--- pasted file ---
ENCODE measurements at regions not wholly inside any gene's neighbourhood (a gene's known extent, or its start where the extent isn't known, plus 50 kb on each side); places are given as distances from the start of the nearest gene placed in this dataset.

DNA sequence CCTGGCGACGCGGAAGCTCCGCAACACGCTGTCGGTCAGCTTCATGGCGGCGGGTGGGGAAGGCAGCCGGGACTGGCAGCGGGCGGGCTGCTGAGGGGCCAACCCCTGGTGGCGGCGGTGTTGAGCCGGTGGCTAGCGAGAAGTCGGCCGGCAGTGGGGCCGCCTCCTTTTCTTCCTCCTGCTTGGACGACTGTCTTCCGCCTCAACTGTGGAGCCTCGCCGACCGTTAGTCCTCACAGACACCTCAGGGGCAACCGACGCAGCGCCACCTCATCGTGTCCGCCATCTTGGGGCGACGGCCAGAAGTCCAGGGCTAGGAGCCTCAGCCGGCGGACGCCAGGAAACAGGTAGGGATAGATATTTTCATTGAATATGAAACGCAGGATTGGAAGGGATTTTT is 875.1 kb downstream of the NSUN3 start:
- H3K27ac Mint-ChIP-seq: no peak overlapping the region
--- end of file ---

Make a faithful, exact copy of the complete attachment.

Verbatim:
ENCODE measurements at regions not wholly inside any gene's neighbourhood (a gene's known extent, or its start where the extent isn't known, plus 50 kb on each side); places are given as distances from the start of the nearest gene placed in this dataset.

DNA sequence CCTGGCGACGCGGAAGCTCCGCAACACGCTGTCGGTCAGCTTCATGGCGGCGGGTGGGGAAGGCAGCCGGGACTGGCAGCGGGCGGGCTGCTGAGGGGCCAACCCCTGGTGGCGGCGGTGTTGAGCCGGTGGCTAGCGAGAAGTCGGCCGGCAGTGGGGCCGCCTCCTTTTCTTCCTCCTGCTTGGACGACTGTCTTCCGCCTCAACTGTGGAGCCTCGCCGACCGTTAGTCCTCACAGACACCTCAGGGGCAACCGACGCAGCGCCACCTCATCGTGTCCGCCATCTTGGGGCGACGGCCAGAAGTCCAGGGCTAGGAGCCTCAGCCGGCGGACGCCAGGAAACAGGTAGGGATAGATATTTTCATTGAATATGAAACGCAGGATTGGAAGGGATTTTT is 875.1 kb downstream of the NSUN3 start:
- H3K27ac Mint-ChIP-seq: no peak overlapping the region